novel: The Russian Novel

The Russian Novel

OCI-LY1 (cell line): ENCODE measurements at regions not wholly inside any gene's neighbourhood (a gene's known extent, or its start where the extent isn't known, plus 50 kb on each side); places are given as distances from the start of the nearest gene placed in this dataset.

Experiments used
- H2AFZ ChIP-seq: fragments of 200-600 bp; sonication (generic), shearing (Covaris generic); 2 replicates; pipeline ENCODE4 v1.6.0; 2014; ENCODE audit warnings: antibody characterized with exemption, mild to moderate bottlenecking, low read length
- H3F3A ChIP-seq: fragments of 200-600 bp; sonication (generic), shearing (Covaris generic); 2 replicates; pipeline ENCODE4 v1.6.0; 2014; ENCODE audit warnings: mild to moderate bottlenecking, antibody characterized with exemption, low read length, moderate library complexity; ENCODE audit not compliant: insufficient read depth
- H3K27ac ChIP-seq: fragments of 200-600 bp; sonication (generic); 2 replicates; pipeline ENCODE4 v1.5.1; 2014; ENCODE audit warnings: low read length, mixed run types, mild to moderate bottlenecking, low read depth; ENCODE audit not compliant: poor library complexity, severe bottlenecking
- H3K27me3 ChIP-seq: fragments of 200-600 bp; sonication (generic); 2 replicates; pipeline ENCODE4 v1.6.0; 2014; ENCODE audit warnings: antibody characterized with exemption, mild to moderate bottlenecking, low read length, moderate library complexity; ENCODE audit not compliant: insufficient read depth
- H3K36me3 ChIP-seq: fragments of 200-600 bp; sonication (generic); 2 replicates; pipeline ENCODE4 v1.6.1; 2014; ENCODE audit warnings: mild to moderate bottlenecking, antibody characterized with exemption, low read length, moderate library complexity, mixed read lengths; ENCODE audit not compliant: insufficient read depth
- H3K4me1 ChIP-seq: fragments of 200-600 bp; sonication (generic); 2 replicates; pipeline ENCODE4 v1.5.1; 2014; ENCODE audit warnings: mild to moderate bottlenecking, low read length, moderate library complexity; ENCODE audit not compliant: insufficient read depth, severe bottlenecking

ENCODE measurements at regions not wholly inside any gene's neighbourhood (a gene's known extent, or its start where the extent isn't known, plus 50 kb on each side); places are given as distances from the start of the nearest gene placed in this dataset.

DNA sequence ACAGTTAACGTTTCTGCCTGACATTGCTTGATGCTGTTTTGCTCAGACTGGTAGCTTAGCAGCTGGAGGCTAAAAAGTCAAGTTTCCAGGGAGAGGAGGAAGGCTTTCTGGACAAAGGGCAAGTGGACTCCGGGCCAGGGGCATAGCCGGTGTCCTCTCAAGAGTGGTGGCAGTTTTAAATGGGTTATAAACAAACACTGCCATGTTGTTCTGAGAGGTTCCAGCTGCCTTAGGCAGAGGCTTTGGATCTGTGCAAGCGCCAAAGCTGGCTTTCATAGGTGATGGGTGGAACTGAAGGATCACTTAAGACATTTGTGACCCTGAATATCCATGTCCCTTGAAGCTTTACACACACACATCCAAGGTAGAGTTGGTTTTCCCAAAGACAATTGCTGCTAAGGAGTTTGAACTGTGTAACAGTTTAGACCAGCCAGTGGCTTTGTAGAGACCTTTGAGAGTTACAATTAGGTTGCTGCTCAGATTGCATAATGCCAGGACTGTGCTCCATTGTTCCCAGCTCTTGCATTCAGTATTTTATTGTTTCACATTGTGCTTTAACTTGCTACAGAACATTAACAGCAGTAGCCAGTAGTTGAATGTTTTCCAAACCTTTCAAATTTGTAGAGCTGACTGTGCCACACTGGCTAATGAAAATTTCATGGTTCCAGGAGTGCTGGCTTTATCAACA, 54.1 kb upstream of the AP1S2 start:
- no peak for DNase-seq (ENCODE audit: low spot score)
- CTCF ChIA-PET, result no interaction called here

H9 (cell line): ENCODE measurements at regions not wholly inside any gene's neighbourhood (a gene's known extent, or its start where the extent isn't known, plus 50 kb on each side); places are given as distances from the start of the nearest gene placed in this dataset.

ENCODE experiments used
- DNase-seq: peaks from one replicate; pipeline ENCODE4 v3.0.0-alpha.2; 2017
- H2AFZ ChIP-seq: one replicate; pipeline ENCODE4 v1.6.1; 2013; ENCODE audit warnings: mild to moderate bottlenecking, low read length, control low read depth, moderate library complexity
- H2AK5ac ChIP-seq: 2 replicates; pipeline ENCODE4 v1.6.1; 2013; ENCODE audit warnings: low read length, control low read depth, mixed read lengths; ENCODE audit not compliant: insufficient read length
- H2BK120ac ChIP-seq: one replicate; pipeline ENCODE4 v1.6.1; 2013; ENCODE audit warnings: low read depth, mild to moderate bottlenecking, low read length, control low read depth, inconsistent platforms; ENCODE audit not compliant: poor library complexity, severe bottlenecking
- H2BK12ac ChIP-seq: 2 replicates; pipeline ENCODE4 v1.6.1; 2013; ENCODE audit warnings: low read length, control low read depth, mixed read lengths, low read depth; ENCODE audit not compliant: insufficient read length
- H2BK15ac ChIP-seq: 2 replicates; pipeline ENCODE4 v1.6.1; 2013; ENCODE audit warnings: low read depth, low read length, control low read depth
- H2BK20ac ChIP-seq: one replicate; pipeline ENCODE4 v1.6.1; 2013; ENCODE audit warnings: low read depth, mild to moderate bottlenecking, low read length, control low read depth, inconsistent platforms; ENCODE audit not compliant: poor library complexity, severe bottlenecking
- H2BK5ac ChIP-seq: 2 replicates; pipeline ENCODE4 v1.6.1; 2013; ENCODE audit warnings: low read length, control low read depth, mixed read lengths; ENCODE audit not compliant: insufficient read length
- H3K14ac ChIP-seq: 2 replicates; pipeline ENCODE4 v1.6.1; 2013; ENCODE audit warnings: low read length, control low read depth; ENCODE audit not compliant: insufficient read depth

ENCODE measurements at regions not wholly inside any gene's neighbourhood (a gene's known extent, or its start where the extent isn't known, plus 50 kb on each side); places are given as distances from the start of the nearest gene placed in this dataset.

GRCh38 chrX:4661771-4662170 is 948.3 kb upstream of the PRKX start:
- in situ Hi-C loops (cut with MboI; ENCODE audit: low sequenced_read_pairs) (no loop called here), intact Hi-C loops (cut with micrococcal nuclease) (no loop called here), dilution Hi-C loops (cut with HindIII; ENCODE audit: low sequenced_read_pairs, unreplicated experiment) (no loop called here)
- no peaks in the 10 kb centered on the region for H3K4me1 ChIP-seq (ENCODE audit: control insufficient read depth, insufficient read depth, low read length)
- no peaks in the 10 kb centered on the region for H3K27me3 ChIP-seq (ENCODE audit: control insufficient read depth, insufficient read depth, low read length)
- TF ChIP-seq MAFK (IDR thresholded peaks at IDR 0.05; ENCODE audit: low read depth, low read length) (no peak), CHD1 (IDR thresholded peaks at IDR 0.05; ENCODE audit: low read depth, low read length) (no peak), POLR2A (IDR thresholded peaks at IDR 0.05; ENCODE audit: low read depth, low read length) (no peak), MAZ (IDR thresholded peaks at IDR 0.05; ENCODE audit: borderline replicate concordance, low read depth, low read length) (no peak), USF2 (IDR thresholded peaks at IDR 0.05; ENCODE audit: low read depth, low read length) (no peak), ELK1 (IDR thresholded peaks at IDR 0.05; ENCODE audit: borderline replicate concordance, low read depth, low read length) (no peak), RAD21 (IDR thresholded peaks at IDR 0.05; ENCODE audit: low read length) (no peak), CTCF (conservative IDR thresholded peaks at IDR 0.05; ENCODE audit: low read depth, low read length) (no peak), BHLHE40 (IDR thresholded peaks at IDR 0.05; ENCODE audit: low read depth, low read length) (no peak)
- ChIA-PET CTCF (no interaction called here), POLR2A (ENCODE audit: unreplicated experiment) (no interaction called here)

After 1917 Russian Revolution, much of the country's literature reflected Marxist ideology. Maxim Gorky was the leading exponent of social realism. In 1933, Ivan Bunin became the first Russian to be awarded the Nobel Prize in Literature. The novel in the Soviet Union either avoided offending the Communist party or, by reflecting a dissenting outlook, avoided publication in the USSR. Mikhail Sholokhov's epic series about the Don Cossacks, including And Quiet Flows the Don (1934), met the first qualification; Boris Pasternak's Dr. Zhivago (1957), about life in Russia from 1903 to 1929, and Aleksandr Solzhenitsyn's Cancer Ward (1968) and First Circle (1968), both realistic, powerful accounts of life under Stalin's regime, met the second and were published outside the Soviet Union.

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